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Morphologies of Asia and Africa
Edited by Alan S. Kaye
2 volume set
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In 1997, Eisenbrauns published the highly-regarded two-volume Phonologies of Asia and Africa, edited by Alan Kaye with the assistance of Peter T. Daniels, and the book rapidly became the standard reference for the phonologies of the Afro-Asiatic languages. Now the concept has been extended, and Kaye has assembled nearly 50 scholars to write essays on the morphologies of the same language group. The coverage is complete, copious, and again will likely become the standard work in the field. Contributors are an international Who's Who of Afro-Asiatic linguistics, from Appleyard to Leslau to Voigt.
It is with great sadness that we report the death of Alan Kaye on May 31, 2007, while these volumes were in the final stages of preparation for the press. Alan was diagnosed with bone cancer on May 1 while on research leave in the United Arab Emirates and was brought home to Fullerton by his son on May 22.
Publication date: 2007
Bibliographic info: xxvi + 1380 pages
Trim Size: 6 x 9
"This is an inspiring set of volumes. The expertise represented in its pages is
almost overwhelming, as are the copious quantities of data in the essays. It
seems, therefore, that this work is an absolute success with respect to the
goals set forth by the editor. It is also quite an impressive testament to the
editor that such a who's-who of language experts contributed to the collection. "—Mary Paster, Pomona College in Linguist's List 19 (2008).
"[T]hese two volumes contain a wealth of authoritative information on a wide variety of languages. They will sure serve as a very important reference for linguists of many types, and will remain so for some time. Some of the entries are lacking in the data found in other chapters and so will possibly disappoint the researcher looking for a specific topic, such as the numeral system of Somali or the pronominal system of Bade. At the same time, the reader may be pleasantly surprised to find unexpected information, like the discussion of the use of acronyms in Gujarati (p. 840) or that of the incorporation of foreign nominal suffixes in modern Hebrew (p. 288). Alan Kaye did an impressive job in compiling these two volumes, which are a fitting legacy."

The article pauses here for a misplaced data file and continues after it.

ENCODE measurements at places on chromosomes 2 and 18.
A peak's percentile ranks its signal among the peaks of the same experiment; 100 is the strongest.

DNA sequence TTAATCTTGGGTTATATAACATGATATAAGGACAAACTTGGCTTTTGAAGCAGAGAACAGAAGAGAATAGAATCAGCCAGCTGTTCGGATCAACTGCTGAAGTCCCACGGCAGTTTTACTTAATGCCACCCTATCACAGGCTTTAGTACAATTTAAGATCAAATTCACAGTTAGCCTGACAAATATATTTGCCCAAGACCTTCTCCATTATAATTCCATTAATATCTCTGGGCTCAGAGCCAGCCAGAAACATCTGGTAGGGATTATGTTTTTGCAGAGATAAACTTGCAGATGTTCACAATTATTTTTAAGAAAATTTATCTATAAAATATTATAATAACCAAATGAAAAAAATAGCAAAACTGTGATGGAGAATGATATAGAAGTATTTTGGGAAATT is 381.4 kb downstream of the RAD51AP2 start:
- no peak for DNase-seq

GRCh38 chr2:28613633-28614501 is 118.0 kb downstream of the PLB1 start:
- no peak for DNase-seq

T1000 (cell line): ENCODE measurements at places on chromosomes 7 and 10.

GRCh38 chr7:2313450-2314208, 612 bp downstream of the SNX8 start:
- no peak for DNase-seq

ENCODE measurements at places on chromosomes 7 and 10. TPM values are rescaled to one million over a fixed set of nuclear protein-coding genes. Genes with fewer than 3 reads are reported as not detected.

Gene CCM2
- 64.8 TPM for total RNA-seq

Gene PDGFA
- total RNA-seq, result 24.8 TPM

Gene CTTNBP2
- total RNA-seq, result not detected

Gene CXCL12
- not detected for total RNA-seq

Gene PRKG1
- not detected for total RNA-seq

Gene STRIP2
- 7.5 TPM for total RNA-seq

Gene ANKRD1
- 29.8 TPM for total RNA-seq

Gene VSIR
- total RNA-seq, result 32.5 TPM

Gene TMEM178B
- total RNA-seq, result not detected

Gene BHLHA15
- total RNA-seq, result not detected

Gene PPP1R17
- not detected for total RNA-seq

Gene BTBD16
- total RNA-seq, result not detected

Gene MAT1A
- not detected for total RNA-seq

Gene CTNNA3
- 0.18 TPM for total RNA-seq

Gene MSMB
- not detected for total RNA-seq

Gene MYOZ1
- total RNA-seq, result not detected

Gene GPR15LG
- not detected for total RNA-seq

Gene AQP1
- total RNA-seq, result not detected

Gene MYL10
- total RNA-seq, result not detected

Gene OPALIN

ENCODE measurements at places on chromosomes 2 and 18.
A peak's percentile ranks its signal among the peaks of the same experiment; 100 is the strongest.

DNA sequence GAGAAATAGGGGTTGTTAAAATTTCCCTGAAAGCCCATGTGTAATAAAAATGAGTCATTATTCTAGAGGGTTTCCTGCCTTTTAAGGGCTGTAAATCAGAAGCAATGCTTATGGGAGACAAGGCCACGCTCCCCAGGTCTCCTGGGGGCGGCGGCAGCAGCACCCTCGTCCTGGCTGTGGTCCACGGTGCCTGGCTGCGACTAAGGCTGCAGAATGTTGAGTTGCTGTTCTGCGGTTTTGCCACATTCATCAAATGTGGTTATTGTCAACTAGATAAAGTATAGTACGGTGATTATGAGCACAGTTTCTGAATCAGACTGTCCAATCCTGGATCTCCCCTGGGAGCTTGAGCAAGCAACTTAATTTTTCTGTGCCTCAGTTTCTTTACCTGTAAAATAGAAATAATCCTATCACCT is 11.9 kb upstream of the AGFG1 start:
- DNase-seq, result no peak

-- Aaron D. Rubin, Pennsylvania State University in JAOS 129.1.
"This volume does not show the unity of the first volume, which was devoted to a single [language] family, but its great diversity creates its richness and its importance. We must thank the publisher for having carried out this ambitious undertaking."--Claire Le Feuvre in Bulletin de La Societe de Linguistique de Paris, fasciel 2 (2009).
"The work is above all incredibly convenient: it is a one-stop reference for morphological data from forty-six languages! That alone justifies its cost....this is one of those necessary resources to have close at hand for anyone with an interest in morphology, Semitic or otherwise."—Robert Holmstedt, University of Toronto, in Review of Biblical Literature, May 2010
"...I found that the clear presentation of the essential morphological facts of a
diverse set of languages that nonetheless has some areal and familial focus made these volumes interesting and indeed entertaining to read. The editor and contributors are to be congratulated on the successful completion of a very worthwhile project."—Paul D. Kroeber, Indiana University, in Anthropological Linguistics, 51, no. 3-4
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